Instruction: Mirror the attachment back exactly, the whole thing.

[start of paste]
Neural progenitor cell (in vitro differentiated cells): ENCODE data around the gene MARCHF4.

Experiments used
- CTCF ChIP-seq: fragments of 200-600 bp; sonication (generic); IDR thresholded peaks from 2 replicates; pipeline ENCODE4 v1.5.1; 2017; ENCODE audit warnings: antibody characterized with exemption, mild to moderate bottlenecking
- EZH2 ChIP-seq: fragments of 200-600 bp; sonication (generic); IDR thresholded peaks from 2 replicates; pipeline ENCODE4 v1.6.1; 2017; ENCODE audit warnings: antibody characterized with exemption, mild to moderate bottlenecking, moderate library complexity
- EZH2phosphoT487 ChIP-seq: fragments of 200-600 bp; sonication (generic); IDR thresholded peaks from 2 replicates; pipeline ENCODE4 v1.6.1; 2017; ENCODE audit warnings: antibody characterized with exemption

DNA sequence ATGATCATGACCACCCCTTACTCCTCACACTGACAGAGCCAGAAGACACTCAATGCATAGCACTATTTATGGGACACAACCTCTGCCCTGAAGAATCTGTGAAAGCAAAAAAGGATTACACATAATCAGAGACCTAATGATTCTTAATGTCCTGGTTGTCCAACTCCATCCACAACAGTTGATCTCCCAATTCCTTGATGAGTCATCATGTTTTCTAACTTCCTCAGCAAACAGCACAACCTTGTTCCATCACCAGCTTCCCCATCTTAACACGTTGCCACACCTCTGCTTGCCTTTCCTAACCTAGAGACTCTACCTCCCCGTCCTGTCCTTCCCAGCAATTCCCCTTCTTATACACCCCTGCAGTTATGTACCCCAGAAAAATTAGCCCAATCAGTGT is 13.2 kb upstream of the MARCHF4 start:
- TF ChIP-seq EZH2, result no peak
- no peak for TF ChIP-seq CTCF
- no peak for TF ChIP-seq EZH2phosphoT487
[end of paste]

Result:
Neural progenitor cell (in vitro differentiated cells): ENCODE data around the gene MARCHF4.

Experiments used
- CTCF ChIP-seq: fragments of 200-600 bp; sonication (generic); IDR thresholded peaks from 2 replicates; pipeline ENCODE4 v1.5.1; 2017; ENCODE audit warnings: antibody characterized with exemption, mild to moderate bottlenecking
- EZH2 ChIP-seq: fragments of 200-600 bp; sonication (generic); IDR thresholded peaks from 2 replicates; pipeline ENCODE4 v1.6.1; 2017; ENCODE audit warnings: antibody characterized with exemption, mild to moderate bottlenecking, moderate library complexity
- EZH2phosphoT487 ChIP-seq: fragments of 200-600 bp; sonication (generic); IDR thresholded peaks from 2 replicates; pipeline ENCODE4 v1.6.1; 2017; ENCODE audit warnings: antibody characterized with exemption

DNA sequence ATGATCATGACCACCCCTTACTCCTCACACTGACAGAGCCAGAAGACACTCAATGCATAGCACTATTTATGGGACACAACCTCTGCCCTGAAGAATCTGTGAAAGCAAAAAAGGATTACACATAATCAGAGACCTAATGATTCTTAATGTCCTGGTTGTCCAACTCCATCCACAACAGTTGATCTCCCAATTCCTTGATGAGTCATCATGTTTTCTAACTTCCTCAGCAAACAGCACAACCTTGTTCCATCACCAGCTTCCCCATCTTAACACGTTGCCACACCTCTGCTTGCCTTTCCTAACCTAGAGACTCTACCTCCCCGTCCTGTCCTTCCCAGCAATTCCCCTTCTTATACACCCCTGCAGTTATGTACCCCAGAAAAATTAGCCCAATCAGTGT is 13.2 kb upstream of the MARCHF4 start:
- TF ChIP-seq EZH2, result no peak
- no peak for TF ChIP-seq CTCF
- no peak for TF ChIP-seq EZH2phosphoT487